« Since I recovered from the coronavirus, I have gradually improved my physical shape. I start my day by going for a run with my dog Boris Johnson said. It is through a video, posted on Twitter, that the British Prime Minister launched Monday, July 27 his great plan to fight against overweight. The campaign, entitled ” In better health “, Aims to fight” against the time bomb that is obesity »According to the British health authorities; it follows a study citing obesity as an aggravating factor for the coronavirus. Obese people would indeed present a 40% additional risk of dying from Covid-19.
A figure that worries in this country where nearly two-thirds of adults are over a weight considered healthy – including 36% overweight and 28% obesity – a figure that has been rising steadily since 1993 (52.9%) . For comparison, in France, according to Inserm, approximately 17% of the adult population is in a situation of obesity.
Several measures were announced within this plan, which would target around 35 million people in the country. Any advertising of “junk food”, on television and online, is prohibited before 9 pm. Restaurants and takeout chains will have to make public the number of calories in their menus. Supermarkets will have to end promotions on unhealthy food and will be prohibited from placing sweets in key locations of their stores, near checkouts for example. Finally, an application with a 12-week fitness program is made available to the population. General practitioners are encouraged to prescribe physical exercise to their patients. Pilot projects to prescribe cycling sessions will be set up.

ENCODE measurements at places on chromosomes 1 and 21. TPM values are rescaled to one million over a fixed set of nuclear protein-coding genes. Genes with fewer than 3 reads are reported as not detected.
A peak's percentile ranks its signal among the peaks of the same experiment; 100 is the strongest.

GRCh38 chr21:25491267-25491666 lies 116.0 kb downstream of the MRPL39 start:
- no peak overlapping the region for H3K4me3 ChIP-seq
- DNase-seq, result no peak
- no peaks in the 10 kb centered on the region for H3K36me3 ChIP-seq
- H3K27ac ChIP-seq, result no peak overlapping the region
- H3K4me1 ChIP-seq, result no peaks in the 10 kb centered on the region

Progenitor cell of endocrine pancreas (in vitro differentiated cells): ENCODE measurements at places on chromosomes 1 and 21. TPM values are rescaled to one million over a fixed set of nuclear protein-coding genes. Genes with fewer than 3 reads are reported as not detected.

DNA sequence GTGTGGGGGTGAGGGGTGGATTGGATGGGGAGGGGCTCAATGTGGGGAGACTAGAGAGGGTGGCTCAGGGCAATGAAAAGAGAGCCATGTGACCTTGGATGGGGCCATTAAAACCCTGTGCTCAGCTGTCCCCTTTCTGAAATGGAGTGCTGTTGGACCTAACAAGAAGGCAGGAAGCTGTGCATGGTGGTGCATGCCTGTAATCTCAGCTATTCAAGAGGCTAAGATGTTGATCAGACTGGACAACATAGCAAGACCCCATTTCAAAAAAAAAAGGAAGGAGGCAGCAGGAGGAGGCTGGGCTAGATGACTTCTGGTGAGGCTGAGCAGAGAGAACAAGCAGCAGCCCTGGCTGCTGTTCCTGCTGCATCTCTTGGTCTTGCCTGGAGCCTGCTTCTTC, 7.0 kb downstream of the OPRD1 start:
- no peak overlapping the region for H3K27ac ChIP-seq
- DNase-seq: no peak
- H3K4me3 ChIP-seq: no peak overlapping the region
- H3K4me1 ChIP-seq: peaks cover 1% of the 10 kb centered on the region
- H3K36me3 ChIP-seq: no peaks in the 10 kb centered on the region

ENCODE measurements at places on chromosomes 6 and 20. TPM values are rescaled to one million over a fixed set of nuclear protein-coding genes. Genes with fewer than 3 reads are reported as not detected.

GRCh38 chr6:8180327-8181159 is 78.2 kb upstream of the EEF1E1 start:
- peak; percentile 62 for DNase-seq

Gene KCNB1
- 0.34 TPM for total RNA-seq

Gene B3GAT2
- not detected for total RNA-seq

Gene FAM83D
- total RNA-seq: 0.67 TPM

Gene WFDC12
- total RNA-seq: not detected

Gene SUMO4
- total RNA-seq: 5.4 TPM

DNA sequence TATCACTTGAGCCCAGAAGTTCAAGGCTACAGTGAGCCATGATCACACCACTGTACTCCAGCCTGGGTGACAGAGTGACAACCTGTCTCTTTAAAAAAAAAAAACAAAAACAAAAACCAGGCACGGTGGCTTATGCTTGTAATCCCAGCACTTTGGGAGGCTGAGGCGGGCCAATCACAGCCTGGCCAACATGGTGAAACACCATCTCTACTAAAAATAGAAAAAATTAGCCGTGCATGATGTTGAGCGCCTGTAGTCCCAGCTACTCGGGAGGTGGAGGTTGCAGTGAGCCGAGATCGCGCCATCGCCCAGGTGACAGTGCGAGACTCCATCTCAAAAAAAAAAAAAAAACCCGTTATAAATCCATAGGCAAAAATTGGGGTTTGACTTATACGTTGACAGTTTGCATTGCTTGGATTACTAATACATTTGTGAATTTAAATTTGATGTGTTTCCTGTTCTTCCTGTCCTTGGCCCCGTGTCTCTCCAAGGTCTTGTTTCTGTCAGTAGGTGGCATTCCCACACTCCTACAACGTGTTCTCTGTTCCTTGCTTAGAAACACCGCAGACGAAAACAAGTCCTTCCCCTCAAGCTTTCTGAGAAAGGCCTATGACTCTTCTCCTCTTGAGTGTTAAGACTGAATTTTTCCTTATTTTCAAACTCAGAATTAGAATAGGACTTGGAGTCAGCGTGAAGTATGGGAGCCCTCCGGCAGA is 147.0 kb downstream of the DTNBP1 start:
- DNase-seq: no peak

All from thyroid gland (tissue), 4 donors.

Boris Johnson’s government has not announced a specific budget, but the British newspaper The Guardian estimated the cost of this plan to be around 10 million pounds (11 million euros). By improving the health of the population, and therefore their capacity to resist disease, the British authorities also intend to reduce the pressure on the public health system, the National Heath Service (NHS). Matt Hancock, Secretary of State for Health, wrote in The Telegraph : « If each overweight person lost 2 kg, the NHS could save 100 million pounds (109 million euros) over five years. »
However, even if this vast plan to fight against overweight offers innovative initiatives, many associations deplore that the government does not go further. “These proposals will not solve the heart of the problem, we must tackle the deeper causes”, explains Jean Adams, lecturer in public health at the University of Cambridge. The main problem being the difficulty of access to a balanced diet according to the researcher: “ In the UK, only those who can afford it can access healthy food. “
According to a report from the House of Lords, healthy food in the country is indeed three times more expensive than bad, for equivalent calories. The poorer sections of the population therefore tend to fall back on cheaper, less healthy food. Choices that can also be explained by “A lack of education on balanced food, cooking skills, accessibility to household equipment” and food « more and more processed, very high in salt and sugar », observes Aisling Pigott, spokesperson for the Association of British Dieticians. In addition, according to the House of Lords report, there is a proliferation of fast food restaurants in the poorest neighborhoods.
Thus, according to data from the British authorities, in the less affluent regions, the number of overweight people is 11 percentage points higher than in other regions. Faced with this correlation, several associations deplore that socio-economic factors such as poverty are not integrated in the plan proposed by Boris Johnson, even though they directly influence the way of life.